The boy who knew too much: a child prodigy

This is the true story of scientific child prodigy, and former baby genius, Ainan Celeste Cawley, written by his father. It is the true story, too, of his gifted brothers and of all the Cawley family. I write also of child prodigy and genius in general: what it is, and how it is so often neglected in the modern world. As a society, we so often fail those we should most hope to see succeed: our gifted children and the gifted adults they become. Site Copyright: Valentine Cawley, 2006 +

Wednesday, May 02, 2007

The Value of Child Prodigies

What is the value of child prodigies? I ask this, not because it is my question, but because it was someone else's.

A couple of days ago, someone arrived on my blog having searched "the value of child prodigies".

A child prodigy is a child who exhibits extreme precocity of intellectual development in at least one domain normally undertaken by an adult. Such a child will, by the age of about 11, show adult level capability in an adult domain. Clearly, this is highly unusual. But what does it signal?

It could mean many things - and how much "value" it has really depends, I would say, on the response of the society around the child prodigy. If the child prodigy is welcomed, rather than greeted with hostility, as may be the case, then good things may come of this situation. If the child prodigy is given opportunities to grow at their own pace, then good things may come of this situation. If the child prodigy has a pathway cleared ahead of them, then good things may come of this situation. That is three "ifs" - and for many societies, that is three "ifs" too many. Many societies do not necessarily react in the right way to a prodigy. They do not furnish the opportunities they need. They do not adjust educational regimes to meet their needs. They do not, in fact, do what is necessary to allow the prodigy to flourish. Furthermore, they do not seem to care that this is so.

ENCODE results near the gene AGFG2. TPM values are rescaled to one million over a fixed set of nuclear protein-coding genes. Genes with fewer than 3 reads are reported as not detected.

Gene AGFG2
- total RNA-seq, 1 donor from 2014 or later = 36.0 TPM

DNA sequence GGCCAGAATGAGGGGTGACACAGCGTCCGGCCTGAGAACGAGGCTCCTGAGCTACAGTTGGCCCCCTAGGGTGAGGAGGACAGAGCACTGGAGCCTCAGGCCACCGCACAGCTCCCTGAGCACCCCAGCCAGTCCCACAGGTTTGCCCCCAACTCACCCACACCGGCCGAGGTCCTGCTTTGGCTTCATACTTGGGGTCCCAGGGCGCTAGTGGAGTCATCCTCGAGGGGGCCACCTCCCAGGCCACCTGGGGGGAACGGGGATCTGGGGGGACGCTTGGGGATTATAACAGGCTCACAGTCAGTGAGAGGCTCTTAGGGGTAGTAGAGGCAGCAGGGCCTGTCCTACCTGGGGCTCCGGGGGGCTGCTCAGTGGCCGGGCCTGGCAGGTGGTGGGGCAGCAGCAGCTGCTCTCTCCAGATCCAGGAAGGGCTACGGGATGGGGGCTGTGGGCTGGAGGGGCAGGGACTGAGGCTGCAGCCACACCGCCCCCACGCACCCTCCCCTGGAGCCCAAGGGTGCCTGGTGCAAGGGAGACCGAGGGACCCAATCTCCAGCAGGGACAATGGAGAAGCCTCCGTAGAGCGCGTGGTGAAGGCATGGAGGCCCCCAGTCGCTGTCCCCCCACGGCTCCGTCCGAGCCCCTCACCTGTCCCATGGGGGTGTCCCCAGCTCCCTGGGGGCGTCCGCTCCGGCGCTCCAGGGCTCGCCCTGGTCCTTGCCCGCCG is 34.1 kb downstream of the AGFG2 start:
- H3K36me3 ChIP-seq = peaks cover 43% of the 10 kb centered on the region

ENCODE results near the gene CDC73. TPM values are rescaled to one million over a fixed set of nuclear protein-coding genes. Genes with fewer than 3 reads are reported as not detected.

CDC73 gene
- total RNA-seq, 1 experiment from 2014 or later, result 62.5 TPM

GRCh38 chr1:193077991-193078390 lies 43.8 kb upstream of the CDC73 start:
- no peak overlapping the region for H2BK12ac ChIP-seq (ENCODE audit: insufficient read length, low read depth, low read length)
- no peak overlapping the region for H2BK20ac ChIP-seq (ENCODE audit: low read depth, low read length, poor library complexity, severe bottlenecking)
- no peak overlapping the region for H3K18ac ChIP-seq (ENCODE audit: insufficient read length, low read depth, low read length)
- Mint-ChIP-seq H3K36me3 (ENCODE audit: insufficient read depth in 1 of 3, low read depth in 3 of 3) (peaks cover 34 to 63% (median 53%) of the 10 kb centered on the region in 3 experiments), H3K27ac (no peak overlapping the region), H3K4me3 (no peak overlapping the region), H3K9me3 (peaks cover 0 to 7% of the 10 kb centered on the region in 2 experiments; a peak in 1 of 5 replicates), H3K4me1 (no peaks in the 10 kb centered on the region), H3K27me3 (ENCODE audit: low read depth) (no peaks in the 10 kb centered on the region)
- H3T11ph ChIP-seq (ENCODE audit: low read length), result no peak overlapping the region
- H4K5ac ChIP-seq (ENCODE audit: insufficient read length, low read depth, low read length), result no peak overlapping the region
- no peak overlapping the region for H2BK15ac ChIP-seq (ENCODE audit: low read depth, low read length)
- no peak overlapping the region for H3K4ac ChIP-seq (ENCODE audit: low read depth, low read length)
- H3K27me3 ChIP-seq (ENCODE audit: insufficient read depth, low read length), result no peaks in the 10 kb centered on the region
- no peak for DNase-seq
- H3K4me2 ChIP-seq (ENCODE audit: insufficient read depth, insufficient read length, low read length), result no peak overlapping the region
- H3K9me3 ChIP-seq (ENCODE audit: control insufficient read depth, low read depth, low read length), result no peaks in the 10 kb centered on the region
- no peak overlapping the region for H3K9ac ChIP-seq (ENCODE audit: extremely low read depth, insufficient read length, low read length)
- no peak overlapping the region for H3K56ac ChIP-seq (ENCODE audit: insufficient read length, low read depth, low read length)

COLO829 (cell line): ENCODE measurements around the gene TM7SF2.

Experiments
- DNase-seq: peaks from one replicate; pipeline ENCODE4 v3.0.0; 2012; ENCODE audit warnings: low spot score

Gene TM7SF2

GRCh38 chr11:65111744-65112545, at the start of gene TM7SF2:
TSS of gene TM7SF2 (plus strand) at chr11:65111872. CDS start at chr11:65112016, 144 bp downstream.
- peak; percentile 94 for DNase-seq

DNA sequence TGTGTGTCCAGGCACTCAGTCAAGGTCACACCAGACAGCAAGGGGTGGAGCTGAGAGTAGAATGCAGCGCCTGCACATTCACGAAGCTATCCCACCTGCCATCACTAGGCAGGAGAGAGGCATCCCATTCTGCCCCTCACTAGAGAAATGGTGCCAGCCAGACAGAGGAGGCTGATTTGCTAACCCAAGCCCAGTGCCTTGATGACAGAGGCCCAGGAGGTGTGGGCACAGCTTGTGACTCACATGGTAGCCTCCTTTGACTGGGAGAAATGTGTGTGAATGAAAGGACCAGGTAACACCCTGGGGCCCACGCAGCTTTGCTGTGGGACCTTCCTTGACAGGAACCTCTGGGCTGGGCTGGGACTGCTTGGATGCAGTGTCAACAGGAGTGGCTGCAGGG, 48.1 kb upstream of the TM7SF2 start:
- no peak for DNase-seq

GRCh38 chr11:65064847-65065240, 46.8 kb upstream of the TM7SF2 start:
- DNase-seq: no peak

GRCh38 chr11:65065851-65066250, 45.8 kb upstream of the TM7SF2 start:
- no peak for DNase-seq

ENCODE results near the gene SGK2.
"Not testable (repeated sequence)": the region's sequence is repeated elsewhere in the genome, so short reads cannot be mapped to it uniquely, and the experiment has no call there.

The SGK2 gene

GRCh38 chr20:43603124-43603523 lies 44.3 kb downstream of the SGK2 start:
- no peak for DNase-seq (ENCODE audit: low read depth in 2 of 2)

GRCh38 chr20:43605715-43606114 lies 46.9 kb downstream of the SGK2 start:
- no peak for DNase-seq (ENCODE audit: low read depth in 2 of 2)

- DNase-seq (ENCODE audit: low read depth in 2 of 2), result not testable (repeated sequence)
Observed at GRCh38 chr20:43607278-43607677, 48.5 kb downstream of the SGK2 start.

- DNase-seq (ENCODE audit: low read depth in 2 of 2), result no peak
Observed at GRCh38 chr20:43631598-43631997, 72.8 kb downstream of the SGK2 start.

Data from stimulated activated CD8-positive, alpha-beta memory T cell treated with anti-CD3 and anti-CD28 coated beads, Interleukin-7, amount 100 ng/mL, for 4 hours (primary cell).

What loss does this mean to the society? It could mean they lose the music of a new Mozart, the art of a new Picasso, the industrial revolution of a new Karl Benz. The loss could be truly incalculable. You see a prodigy shows a massive "spike" in ability in at least one area. Such a spike is characteristic of adult geniuses who change a domain, forever. Huge focussed ability in an area is a minimum requirement for creative change in that area. Prodigies have this. However, they may not have the opportunity to express it, as a child or as an adult. Many child prodigies have become adult geniuses - but others have not. In many of these cases, one can read a less than ideal welcome for the child. Had the response been better, who knows what might have been the productive outcome.

It has been observed by psychologists that high general ability - such as measured by IQ - is useful for maintaining the status quo of a discipline - for mastering it and utilizing it. However, it is the mysterious presence of a domain specific special talent that signals the possibility of revolutionary change. This is so because the domain specific special talent can be so much more powerful than the endowment of even a high general intelligence can allow. A high IQ will not, in itself, allow a person to outperform someone with a specific talent in an area. The specific talent can be a towering thing indeed. It is these individuals who can, if supported and afforded opportunity, change the world.

Where do we first see such towering talents? Well, many are apparent in childhood and manifest as prodigiousness. Such children have the potential for greatness - but the path from childhood prodigiousness to adult greatness is a long and arduous one. Much support is needed along the way if these young minds are not to be thwarted in their various journeys. Some will become creative adult geniuses. It is for these some that we should help all, so that there might be as many as can be, in each generation. The growth of human culture depends on such efforts.

So to answer the searcher: the value of child prodigies is as much as you want it to be. It is up to the society to make that value as high as possible. The prodigy has the greatest of potential, of any child - but if that potential is ever to be fully realized so much needs to be done to allow them to grow to their fullest. Too many societies, throughout the world and history, have failed to do what is necessary - and continue to fail to do so. The resultant loss is a loss to us all.

(If you would like to read about Ainan Celeste Cawley, a scientific child prodigy, aged seven years and five months, or his gifted brothers, Fintan, three, and Tiarnan, fifteen months, please go to: I also write of gifted education, IQ, intelligence, child prodigy, child genius, baby genius, adult genius, savant, the creatively gifted, gifted children and gifted adults. Thanks.)

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posted by Valentine Cawley @ 12:13 PM 


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